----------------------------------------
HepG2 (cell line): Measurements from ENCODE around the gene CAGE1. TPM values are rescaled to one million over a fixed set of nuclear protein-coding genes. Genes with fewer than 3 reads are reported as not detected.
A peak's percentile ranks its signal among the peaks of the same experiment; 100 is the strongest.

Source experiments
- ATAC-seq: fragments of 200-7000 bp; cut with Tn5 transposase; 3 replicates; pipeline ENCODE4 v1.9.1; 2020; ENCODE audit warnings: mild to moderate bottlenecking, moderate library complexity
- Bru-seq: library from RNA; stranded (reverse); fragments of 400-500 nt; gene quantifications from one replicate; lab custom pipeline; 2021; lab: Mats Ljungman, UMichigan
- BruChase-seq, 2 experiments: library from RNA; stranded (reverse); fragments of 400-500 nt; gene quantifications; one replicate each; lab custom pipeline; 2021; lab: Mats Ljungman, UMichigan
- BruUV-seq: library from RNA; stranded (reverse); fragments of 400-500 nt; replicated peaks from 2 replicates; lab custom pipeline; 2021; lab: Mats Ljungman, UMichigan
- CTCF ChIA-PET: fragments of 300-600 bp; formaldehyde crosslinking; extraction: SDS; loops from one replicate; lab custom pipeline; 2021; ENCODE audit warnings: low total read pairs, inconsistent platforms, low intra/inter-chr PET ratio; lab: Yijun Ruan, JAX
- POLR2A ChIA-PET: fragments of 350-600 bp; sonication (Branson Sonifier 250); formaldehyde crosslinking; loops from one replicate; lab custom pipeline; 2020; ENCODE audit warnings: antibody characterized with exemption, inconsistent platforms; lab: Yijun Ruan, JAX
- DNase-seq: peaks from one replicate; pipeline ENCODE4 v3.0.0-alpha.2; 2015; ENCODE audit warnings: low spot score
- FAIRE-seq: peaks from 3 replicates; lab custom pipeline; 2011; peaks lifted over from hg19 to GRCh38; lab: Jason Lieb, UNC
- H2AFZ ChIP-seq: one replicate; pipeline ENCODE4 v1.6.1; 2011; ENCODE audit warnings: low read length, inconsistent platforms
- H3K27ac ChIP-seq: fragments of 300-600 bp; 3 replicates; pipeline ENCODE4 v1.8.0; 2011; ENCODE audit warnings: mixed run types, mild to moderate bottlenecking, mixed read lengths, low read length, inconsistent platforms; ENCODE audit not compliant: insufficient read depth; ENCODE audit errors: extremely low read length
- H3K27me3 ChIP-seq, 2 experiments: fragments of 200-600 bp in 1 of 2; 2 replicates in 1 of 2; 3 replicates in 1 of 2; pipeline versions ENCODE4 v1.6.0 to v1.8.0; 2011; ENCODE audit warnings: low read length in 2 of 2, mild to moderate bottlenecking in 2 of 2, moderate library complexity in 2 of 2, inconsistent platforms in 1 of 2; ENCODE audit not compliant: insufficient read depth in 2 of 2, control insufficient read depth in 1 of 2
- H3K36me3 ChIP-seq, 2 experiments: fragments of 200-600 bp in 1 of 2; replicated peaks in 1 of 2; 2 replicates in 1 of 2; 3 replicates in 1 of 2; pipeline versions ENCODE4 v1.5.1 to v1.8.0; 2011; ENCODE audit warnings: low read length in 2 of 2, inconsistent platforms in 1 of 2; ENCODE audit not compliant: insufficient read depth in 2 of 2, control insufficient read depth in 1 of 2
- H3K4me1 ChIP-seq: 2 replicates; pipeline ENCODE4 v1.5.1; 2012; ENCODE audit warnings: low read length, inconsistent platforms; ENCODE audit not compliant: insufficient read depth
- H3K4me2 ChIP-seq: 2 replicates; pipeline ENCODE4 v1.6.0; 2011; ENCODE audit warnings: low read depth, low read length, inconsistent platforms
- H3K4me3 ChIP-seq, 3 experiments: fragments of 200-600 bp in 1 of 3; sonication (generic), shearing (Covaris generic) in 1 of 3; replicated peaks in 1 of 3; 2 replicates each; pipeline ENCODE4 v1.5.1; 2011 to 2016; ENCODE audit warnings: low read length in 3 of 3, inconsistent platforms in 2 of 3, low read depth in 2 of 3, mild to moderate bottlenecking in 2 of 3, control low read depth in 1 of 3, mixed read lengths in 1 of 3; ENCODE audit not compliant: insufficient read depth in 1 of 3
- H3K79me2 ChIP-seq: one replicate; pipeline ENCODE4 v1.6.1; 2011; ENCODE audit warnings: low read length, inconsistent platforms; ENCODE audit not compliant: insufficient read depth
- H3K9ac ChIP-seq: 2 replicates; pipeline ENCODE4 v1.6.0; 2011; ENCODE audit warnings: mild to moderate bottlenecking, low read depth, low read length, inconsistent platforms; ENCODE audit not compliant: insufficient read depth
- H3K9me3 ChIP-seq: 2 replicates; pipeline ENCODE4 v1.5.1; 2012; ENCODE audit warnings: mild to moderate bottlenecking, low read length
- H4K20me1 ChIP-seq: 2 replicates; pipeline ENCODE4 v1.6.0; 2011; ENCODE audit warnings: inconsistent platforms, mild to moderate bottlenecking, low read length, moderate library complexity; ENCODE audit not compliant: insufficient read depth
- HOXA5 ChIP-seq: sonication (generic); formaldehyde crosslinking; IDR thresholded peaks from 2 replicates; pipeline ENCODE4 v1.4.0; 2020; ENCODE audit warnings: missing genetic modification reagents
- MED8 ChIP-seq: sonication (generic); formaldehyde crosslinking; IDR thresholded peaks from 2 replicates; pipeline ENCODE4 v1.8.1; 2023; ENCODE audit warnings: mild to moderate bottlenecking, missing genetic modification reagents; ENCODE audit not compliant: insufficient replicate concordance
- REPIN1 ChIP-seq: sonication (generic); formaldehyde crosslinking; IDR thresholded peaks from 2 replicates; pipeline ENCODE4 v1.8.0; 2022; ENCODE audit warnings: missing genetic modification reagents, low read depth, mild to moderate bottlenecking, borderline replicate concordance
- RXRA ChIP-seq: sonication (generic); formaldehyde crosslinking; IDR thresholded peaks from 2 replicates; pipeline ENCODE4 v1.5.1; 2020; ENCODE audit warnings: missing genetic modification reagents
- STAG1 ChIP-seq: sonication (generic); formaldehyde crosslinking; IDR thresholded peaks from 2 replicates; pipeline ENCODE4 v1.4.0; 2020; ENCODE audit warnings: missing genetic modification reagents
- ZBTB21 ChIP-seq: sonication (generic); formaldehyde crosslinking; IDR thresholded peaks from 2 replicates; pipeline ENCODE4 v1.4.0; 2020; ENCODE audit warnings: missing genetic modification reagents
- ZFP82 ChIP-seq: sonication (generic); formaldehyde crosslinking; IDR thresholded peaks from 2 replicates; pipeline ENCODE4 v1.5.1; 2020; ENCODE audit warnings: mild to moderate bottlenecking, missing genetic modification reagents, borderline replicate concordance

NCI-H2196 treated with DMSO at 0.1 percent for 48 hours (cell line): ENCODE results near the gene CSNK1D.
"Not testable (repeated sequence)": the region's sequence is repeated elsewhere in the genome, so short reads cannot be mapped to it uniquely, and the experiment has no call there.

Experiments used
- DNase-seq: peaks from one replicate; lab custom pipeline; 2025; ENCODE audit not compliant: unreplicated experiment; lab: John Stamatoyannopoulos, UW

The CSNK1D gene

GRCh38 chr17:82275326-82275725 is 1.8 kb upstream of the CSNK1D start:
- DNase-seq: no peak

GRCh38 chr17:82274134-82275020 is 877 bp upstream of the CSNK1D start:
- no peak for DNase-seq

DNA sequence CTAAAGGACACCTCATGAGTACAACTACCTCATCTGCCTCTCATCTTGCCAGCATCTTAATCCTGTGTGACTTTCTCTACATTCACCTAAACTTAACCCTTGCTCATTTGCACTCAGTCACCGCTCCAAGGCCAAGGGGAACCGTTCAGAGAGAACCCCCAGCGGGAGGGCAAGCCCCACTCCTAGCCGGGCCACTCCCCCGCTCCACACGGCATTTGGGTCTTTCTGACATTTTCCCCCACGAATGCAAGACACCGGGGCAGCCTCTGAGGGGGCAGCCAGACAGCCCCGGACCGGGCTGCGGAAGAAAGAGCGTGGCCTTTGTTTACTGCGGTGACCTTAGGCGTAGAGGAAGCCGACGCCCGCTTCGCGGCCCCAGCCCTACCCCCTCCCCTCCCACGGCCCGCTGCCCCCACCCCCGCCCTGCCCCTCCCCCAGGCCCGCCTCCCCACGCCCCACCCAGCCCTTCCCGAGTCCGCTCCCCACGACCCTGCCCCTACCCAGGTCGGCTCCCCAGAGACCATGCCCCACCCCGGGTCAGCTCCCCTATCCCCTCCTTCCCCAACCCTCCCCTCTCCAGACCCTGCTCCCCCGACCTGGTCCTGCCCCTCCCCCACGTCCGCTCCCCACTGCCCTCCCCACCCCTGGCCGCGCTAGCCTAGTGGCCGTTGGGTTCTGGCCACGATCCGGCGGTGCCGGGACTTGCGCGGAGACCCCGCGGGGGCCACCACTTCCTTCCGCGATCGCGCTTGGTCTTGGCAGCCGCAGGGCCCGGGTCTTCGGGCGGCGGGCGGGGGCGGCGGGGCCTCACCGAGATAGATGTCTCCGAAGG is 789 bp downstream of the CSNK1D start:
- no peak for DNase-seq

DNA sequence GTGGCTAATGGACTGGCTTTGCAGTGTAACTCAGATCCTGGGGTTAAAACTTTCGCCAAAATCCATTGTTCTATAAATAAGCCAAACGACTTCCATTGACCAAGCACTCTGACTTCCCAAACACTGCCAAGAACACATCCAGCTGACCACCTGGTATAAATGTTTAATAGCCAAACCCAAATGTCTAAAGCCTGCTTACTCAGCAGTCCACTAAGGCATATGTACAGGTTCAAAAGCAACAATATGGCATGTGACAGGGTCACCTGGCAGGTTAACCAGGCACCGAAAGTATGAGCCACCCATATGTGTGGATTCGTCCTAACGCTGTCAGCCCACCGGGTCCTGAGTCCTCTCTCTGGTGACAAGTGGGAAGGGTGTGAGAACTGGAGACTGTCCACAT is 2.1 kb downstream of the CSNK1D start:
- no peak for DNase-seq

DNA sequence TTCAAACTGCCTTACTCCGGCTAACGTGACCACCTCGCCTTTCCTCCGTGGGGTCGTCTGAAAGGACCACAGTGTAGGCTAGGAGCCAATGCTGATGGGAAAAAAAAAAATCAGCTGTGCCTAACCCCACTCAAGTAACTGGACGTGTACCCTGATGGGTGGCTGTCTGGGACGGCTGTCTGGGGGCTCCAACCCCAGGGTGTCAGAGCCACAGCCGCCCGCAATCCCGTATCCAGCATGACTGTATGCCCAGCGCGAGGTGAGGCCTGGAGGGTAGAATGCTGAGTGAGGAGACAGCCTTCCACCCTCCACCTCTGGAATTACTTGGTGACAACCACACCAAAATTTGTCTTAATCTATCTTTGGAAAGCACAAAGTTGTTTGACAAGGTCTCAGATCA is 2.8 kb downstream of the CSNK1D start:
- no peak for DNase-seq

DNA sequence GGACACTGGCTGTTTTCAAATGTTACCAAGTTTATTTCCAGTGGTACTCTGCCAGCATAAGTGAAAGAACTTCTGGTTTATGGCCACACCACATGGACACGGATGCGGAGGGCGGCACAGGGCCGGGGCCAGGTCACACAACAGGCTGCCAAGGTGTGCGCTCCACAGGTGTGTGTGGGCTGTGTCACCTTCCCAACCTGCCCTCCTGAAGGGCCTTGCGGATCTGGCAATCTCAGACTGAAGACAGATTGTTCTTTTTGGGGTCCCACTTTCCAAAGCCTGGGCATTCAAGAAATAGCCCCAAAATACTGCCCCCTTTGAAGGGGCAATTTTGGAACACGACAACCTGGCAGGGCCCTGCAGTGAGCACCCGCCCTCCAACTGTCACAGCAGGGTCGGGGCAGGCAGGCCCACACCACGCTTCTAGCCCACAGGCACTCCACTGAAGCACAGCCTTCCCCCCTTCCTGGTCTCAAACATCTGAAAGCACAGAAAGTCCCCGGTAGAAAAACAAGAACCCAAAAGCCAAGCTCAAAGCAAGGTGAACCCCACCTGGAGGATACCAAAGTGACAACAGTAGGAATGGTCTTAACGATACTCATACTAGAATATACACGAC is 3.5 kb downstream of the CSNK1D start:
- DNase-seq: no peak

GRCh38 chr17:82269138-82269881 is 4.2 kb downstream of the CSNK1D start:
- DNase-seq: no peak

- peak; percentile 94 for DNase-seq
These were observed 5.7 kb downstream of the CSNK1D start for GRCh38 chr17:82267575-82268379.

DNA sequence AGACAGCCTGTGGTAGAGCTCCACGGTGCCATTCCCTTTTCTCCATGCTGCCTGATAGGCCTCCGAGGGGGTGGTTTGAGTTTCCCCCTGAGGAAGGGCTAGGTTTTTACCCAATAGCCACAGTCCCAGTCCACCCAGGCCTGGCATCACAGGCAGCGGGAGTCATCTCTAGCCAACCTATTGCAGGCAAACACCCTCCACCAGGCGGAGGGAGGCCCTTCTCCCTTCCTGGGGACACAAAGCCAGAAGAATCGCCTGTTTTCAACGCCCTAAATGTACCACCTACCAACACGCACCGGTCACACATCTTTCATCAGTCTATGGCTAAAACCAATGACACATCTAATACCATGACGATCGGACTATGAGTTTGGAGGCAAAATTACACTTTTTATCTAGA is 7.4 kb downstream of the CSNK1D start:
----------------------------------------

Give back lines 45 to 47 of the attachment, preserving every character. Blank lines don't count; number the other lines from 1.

DNA sequence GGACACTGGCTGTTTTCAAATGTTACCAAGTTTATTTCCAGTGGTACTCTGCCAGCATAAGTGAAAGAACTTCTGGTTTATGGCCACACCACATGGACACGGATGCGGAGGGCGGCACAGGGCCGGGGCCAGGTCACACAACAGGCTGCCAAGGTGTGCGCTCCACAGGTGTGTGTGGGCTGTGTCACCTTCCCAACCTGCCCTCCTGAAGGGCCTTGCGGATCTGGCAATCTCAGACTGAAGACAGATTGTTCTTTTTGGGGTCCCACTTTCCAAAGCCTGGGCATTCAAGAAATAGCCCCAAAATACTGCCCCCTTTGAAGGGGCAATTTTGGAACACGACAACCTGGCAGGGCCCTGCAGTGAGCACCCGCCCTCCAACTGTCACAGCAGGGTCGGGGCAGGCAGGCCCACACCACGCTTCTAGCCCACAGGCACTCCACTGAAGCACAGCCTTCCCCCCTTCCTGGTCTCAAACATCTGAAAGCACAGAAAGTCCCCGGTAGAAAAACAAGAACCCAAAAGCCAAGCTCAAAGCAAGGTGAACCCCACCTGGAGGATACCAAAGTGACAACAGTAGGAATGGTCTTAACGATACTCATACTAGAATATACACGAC is 3.5 kb downstream of the CSNK1D start:
- DNase-seq: no peak

GRCh38 chr17:82269138-82269881 is 4.2 kb downstream of the CSNK1D start: